Symantec Climbs Following Silver Lake, Elliott InvestmentsJordan Robertson
Silver Lake's $500 million helps fund $5.5 billion buyback
Quarterly sales, profit top estimates on cybersecurity demand
A $500 million injection from Silver Lake, one of the most prominent technology investment firms which also got a seat on the board, should help boost investors’ confidence that Symantec is getting good advice about acquisitions from a partner with its own money at stake. Meanwhile, activist investor Elliott’s purchase of a large stake might increase pressure on Symantec Chief Executive Officer Michael Brown to streamline costs while the company focuses on its core security software and services and targets growth.
“They’re going through a major transition as a company , and Silver Lake getting involved at this point could only probably help them,” said Daniel Ives, an analyst at FBR Capital Markets. “Silver Lake is a very respected voice on the Street relative to what they’ve done in the tech sector and having them in Symantec’s corner is probably a good thing.”
Symantec said it will return $5.5 billion to shareholders, funded in part from the Silver Lake investment as well as the recent sale of its storage division. The company also announced that it plans to cut $400 million in costs by the end of the 2018 fiscal year.
Symantec gained 3 percent to $19.76 at the close in New York. The shares have declined 5.9 percent this year.
A pioneer of the industry, Symantec has been under pressure to reshape itself to focus on anti-hacking technology as PC sales have fallen to their lowest levels since 2008, eviscerating revenue from the antivirus software the company historically bundled with the machines. Established rivals and startups have been capturing bigger pieces of the cybersecurity market, which is expanding in response to advanced attacks from nations like China, Iran and Russia.
The company has been adapting, in part, by acquiring other providers, including making two purchases last year.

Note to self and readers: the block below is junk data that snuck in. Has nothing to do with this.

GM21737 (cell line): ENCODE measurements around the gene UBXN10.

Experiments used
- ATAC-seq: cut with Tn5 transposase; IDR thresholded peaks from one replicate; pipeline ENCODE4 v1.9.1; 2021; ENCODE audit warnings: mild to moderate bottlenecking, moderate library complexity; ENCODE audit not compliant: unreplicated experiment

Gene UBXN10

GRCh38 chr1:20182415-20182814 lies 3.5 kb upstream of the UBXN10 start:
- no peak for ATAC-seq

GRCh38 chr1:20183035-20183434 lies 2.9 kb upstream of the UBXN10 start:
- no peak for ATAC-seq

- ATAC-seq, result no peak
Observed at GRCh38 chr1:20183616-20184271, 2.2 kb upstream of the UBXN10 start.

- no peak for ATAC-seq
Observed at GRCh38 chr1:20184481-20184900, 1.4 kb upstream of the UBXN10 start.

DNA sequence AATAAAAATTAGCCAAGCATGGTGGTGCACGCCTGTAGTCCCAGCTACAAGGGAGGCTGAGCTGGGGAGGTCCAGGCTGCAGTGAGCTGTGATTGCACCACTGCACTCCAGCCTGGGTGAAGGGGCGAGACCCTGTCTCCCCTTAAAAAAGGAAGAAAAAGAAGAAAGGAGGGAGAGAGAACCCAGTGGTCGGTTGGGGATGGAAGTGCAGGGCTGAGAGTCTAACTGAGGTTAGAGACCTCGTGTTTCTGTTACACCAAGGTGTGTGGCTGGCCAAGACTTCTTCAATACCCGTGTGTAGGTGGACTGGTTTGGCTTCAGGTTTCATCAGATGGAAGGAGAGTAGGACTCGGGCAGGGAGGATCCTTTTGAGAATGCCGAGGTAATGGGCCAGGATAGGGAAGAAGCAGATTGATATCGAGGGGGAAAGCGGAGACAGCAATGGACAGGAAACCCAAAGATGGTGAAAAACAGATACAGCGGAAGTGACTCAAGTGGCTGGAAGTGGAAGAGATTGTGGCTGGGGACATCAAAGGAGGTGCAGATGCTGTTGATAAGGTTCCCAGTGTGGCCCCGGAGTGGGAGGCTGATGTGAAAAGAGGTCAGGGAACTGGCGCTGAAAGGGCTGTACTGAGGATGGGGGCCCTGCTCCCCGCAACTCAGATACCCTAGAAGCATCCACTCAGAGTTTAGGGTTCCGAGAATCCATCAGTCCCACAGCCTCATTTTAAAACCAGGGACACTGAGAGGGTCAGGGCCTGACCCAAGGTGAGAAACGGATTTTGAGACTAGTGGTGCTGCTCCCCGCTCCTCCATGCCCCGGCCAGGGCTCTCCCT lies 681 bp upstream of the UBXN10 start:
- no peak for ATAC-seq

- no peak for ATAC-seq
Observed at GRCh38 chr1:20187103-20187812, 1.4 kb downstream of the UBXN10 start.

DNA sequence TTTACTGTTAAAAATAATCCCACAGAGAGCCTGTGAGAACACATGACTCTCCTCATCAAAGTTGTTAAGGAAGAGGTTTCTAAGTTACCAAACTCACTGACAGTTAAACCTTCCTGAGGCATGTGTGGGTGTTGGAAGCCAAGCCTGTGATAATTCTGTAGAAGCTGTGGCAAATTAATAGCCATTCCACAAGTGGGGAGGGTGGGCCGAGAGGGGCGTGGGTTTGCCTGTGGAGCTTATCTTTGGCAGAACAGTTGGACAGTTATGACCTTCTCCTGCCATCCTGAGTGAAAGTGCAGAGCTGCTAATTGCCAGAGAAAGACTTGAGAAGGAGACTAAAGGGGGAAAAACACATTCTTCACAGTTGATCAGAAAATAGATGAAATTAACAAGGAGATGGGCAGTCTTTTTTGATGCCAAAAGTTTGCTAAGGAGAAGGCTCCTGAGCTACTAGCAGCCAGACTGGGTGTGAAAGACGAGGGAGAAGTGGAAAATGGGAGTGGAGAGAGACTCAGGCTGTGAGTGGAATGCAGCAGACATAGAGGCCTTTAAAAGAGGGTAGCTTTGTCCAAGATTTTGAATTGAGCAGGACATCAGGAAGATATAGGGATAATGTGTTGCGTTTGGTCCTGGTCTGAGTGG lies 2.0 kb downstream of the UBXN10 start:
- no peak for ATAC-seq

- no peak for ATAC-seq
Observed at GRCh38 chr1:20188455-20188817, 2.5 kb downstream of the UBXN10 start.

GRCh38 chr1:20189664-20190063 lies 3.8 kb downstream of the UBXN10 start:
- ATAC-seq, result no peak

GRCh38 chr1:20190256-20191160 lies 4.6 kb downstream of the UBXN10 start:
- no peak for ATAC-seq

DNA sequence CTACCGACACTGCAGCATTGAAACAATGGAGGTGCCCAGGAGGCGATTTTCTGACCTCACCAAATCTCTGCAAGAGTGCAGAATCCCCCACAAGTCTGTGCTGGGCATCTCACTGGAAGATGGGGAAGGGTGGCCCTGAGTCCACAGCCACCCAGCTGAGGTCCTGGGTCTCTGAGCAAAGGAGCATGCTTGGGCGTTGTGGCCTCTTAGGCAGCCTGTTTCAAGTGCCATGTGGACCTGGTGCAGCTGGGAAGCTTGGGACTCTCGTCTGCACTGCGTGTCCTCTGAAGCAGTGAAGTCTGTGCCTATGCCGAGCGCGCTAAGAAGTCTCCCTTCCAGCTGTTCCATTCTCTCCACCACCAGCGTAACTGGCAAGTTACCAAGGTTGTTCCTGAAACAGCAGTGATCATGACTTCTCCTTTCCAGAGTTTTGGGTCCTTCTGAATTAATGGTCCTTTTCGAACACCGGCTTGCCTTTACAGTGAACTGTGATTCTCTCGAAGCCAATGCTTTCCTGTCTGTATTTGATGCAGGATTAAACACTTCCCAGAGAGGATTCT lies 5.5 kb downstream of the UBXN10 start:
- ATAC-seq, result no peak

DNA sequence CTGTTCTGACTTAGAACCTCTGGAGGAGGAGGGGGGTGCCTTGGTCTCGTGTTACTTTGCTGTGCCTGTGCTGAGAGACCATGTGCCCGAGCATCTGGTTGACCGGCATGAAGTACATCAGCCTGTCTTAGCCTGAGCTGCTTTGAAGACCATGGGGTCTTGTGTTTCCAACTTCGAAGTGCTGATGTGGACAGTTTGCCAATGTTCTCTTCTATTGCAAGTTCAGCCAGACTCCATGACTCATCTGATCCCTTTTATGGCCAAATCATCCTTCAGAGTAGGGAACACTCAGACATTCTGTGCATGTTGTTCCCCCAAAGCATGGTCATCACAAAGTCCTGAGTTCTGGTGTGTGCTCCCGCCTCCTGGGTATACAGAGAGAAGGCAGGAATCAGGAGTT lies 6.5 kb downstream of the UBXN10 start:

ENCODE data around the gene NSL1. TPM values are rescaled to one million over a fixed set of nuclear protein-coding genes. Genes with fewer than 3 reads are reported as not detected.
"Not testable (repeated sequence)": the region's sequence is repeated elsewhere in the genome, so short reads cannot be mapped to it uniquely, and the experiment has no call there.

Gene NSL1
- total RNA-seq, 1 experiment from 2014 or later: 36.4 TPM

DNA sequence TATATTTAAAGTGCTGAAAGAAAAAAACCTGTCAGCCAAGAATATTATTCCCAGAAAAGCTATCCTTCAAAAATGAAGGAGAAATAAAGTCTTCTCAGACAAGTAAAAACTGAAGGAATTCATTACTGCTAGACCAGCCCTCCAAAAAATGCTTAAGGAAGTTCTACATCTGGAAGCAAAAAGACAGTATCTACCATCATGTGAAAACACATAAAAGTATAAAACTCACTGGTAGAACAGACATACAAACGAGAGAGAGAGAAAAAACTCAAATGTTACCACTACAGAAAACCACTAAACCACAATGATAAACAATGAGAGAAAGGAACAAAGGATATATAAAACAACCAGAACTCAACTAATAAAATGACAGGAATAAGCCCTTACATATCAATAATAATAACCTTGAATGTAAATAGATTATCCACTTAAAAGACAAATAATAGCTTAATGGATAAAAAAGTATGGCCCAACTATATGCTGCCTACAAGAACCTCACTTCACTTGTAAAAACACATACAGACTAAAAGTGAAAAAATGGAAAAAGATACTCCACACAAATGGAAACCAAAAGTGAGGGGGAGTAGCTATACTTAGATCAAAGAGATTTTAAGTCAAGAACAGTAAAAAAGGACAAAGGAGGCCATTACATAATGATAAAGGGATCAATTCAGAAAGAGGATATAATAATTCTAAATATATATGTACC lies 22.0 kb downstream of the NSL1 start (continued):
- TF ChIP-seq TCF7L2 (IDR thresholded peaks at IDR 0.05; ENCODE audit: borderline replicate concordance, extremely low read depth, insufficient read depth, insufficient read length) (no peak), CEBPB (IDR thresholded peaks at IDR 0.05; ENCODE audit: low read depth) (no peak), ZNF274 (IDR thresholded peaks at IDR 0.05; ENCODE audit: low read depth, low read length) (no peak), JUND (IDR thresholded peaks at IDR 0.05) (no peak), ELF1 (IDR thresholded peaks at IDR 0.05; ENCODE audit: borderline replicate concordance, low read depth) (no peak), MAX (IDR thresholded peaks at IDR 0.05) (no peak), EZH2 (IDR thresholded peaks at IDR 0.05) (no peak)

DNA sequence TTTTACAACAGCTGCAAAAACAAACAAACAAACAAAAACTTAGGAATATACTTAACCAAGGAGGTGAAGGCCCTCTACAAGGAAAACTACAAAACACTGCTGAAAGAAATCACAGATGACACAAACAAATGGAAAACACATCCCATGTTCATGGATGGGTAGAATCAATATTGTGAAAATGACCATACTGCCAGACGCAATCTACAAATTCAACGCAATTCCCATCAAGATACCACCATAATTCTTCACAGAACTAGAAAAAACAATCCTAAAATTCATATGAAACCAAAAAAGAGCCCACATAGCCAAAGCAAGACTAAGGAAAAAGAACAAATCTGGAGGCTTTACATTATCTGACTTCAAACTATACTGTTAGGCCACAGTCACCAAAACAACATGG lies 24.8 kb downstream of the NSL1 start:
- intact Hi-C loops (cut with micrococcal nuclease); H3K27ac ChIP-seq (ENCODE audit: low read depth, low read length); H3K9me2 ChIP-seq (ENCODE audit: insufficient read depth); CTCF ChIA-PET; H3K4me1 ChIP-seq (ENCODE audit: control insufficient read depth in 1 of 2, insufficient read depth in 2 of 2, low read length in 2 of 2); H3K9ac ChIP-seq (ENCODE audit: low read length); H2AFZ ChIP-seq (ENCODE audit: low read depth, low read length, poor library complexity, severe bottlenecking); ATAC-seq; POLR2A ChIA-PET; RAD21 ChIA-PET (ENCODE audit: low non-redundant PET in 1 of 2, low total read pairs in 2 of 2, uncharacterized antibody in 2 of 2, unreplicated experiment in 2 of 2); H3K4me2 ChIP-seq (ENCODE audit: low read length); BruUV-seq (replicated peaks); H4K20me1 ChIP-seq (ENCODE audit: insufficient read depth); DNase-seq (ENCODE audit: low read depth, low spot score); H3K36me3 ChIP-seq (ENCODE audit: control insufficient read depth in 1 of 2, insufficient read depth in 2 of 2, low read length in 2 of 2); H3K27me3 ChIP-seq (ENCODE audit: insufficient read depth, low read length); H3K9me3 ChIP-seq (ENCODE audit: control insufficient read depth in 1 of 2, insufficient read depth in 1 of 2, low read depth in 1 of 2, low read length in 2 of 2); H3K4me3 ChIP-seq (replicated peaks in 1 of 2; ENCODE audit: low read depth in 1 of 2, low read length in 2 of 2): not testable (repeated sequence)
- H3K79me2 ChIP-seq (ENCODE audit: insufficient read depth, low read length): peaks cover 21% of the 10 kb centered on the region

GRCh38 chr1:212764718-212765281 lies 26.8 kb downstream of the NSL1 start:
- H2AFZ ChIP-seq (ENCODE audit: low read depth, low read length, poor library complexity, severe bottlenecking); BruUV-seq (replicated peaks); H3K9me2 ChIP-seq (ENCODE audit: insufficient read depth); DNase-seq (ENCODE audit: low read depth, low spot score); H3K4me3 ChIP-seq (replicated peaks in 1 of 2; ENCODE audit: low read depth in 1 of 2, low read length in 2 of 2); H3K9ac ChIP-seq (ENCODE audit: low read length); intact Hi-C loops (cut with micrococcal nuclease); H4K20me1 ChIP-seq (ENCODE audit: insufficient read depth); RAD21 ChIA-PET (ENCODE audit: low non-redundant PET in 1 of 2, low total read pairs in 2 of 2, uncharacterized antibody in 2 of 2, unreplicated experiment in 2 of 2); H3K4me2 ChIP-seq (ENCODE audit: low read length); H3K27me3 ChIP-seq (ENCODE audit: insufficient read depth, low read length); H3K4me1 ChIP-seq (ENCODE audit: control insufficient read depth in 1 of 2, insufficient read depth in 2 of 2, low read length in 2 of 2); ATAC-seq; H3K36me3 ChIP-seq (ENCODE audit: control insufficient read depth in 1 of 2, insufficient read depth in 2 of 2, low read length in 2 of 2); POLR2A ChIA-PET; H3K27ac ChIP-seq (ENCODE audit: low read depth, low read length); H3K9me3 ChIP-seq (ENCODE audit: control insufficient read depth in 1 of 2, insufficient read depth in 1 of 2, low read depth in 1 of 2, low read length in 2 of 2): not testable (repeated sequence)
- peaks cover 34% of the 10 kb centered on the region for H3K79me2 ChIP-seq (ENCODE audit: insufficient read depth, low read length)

Elliott Management’s stake purchase was confirmed by a person familiar with the matter who wasn’t authorized to speak publicly. The news was first reported by the Wall Street Journal Thursday.
Symantec on Jan. 29 completed the $7.4 billion sale of Veritas to The Carlyle Group, marking a divestiture that analysts and investors had been urging for years. Chief Executive Officer Michael Brown pushed for the split as a way to increase investment in staff and development at a time of record demand for cybersecurity technologies. Gartner Inc. estimates that global spending in the industry will rise 8 percent this year to $83.6 billion.
Services such as data-breach investigations and outsourcing are accelerating as companies look for ways to stay ahead of increasingly sophisticated threats -- and clean up after finding themselves on the wrong side of attacks.
Symantec said it had repurchased $500 million in shares, plans to buy back $2.3 billion more through March 2017 and give investors a special dividend of $4 a share, equaling $2.7 billion. The buybacks and dividend represent all of Symantec’s after-tax cash proceeds from the Veritas unit deal.
After the capital return, Symantec said it will have about $5 billion in cash to make acquisitions. Ives said the cash hoard is the “golden goose” that investors expect will be deployed for purchases.
The company also Thursday reiterated its earlier forecast that profit, excluding some items, will be from 24 cents a share to 27 cents a share in the current quarter, on revenue of $885 million to $915 million. Analysts projected an average of 25 cents a share on sales of $901.9 million, according to data compiled by Bloomberg.
Profit, excluding certain items, was 26 cents a share, on revenue of $909 million in the fiscal third quarter ended Jan. 1, Symantec said in a statement. Analysts estimated 24 cents a share and sales of $906.0 million.
Net income in the fiscal third quarter declined to $170 million, or 25 cents a share, from $222 million, or 32 cents, in the period a year earlier.